Kernel profiling missing

First of all, I am a big fan of NSight for visual studio. I am currently using NSight Visual Studio Edition 4.5 (.0.15036) in VS 2012 and running a series of compute-only kernels (no interop whatsoever) on a QUADRO K4000.

My application has a series of 6 kernels that work in sequence (with events to protect from a previous stage). The results are returned back to the CPU at the end of the sequence through a set of several dozen buffers of varying size. The cost of returning the results ended up being 75% of the entire round trip cost.

Everything works great up to this point.

I added a seventh kernel that combines the various buffers into a minimal set of buffers (so the number of cudaMemcpyAsync calls can be at a minimum). The kernel simply multiplexes a set of buffers into a single buffer to be used for transfering back to the CPU.

I call memcpyAsync and get the multiplexed buffer back to the CPU and demultiplex it and everything works great.

The problem is the (very useful) profiling data in the “Timeline->Compute and Timeline->Memory” sections of a nvreport no longer are reporting any kernel activity. It still reports the api calls. The results are the same. The transfer cost has gone down. I am simply not able to see where the time is going in regards to kernel activity and memory accesses.

Note: The only change made is to add the multiplexing kernel and to change how the data is transferred back to the CPU. (and demultiplex on the CPU)

Any suggestions on how to resolve this?

Hi krazanmp,

Could you send your nvreport file to us? Its default location is C:\temp. Compress the problem report folder and email it to If there is a chance we can get your project, it would be greatly useful for us to repro and resolve your problem.

Thanks, Qian

Is there any news on this, I have a similar problem with my VS NSight that I am currently trying to work around. VS2010, Nsight 4.6.

Doing a Profile CUDA Application it displays all kernels correctly, giving execution timings and all relevant parameters. Trying to do a Trace Application to return a Timeline to look at how everything lines up however does not display anything in the Compute section. None of the kernels are displayed (there are some CudaLaunch runtime API calls, but the duration of those is not related to the kernel execution time it seems so it is hard to line them all up).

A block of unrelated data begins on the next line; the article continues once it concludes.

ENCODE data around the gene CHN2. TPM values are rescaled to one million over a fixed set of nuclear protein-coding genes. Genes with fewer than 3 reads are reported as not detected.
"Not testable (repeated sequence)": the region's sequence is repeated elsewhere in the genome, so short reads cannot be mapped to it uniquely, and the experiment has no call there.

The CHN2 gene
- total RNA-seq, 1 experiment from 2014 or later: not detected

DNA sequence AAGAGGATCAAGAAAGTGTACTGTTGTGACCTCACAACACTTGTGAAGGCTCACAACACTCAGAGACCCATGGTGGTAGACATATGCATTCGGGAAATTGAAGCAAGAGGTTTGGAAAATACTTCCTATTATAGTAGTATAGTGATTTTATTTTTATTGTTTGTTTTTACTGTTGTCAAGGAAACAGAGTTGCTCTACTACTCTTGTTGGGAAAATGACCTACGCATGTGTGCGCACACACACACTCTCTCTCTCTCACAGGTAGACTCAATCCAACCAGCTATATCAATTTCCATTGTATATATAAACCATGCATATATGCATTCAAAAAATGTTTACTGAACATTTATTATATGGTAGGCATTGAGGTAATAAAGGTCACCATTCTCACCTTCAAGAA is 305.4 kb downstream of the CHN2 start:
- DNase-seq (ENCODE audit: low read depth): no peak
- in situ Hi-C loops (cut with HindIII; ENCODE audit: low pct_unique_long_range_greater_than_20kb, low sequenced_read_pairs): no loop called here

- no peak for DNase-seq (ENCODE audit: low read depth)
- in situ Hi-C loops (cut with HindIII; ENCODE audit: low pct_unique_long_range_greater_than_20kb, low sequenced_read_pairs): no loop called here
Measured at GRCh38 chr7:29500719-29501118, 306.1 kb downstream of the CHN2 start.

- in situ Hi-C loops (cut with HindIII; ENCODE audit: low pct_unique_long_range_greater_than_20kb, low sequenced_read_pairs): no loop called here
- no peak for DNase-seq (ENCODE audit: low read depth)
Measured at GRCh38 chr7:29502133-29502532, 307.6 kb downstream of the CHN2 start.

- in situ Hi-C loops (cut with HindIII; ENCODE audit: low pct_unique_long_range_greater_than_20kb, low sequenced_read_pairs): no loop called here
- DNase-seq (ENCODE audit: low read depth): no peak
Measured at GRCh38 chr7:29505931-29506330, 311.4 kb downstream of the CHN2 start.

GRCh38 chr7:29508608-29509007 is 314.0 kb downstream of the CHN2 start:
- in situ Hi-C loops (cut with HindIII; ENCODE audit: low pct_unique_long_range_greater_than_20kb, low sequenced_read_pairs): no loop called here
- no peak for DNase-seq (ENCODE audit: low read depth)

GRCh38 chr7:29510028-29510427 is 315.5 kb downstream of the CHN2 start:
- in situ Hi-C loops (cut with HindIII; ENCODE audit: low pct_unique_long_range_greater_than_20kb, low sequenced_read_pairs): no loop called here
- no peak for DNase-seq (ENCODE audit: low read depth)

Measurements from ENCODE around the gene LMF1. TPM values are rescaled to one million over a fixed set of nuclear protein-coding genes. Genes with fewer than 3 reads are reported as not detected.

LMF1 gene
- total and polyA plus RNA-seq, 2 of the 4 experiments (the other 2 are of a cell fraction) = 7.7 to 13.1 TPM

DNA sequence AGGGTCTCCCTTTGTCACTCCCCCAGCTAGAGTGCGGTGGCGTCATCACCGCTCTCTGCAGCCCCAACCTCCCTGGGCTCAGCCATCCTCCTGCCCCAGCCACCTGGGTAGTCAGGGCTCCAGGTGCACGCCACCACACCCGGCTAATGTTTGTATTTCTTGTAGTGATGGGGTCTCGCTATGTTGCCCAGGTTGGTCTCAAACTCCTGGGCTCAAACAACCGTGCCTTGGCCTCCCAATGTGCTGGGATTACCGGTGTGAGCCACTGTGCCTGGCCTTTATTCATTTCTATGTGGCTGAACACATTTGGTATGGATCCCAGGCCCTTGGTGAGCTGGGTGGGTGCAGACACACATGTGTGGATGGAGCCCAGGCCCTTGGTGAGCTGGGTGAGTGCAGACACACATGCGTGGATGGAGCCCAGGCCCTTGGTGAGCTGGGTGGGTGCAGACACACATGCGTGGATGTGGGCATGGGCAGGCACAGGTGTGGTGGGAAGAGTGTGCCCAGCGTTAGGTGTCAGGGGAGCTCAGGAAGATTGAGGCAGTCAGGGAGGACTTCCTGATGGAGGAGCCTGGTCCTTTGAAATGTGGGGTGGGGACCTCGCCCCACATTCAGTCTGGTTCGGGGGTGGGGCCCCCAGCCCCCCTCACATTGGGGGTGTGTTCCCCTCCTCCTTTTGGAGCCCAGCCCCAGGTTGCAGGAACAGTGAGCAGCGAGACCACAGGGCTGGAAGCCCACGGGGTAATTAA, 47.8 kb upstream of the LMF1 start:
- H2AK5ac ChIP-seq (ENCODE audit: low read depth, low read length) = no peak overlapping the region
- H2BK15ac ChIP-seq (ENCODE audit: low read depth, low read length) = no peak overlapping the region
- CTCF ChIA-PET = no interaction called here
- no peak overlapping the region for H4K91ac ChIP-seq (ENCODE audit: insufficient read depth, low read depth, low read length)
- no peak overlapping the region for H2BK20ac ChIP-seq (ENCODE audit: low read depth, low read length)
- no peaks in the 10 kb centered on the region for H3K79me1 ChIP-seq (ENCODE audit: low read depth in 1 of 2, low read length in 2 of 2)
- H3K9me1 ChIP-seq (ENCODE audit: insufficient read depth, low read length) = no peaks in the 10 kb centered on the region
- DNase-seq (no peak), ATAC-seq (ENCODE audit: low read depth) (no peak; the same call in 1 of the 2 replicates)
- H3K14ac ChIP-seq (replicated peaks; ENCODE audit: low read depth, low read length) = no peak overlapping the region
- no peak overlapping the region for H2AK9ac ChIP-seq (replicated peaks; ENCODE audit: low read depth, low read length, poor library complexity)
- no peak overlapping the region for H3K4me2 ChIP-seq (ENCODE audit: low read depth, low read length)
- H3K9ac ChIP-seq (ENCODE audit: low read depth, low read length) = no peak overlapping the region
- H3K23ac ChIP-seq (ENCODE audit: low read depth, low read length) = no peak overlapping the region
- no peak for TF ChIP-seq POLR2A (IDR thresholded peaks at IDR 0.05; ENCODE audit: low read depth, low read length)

Does the profiler need some of the build files in the working directory, as I have it set to launch an executable from a deployed folder so there are no temporary build files there. The only other thing is my cuda calls are from inside a dll, which the executable uses.

Hi Tiomat,

We’re still working on krazanmp’s issue. Regarding your problem, Trace should work as long as Profiler works. No more other settings is needed. Could you please send your nvreport to The default location is C:\temp. It’s better for us to receive both profile (which works fine) and trace (which doesn’t work) nvreports. Thanks a lot.



I have sent those reports.


For reference, my issue is fixed. I had not put a cudaDeviceSynchronize in my application so the buffers were not flushed correctly leading to the missing information. Adding this call at the end of my functions solved this instantly.


Has there been any news on this?

I added cudaDeviceSynchronize to the end of my functions. Unfortunately only some of the profile data is still being displayed (I am guessing like 5-10%). As you can imagine, this is EXTREMELY frustrating since I cannot make any coding decisions based on this feedback since it is not giving me the whole picture.

For the record I am not convinced that the data isn’t getting recorded, but simply not being displayed. I have tried to capture video of what is going on, but as I scroll the timeline what looks like the correct data flashes into existence on the extreme right side of the timeline panes and disappears again. This leads me to believe that the data exists but I am unable to actually view it (or at least view all of it at the same time).

This issue is becoming a severe roadblock to my ability to improve performance of the application as a whole or even debug issues. I have been able to reduce kernel execution time with the current configuration pretty well by looking at the data that I am given and assume that it is representative of the majority of the kernel executions and its IO. I am now trying to ensure that I get as much computation/IO overlap as possible and not being able to see adjacent kernel execution blocks (and its necessary IO), it is impossible to ensure that I am getting the necessary overlap.

I believe I have solved my problem with nSight only showing 1 stream (Stream 0).

The application I am running takes a LONG time to start up, and as such my behaviour for profiling it is to:

  1. Launch the app for tracing through the visual studio Activity page
  2. In the capture control pane, select cancel to stop profiling
  3. Navigate in the application to the point of interest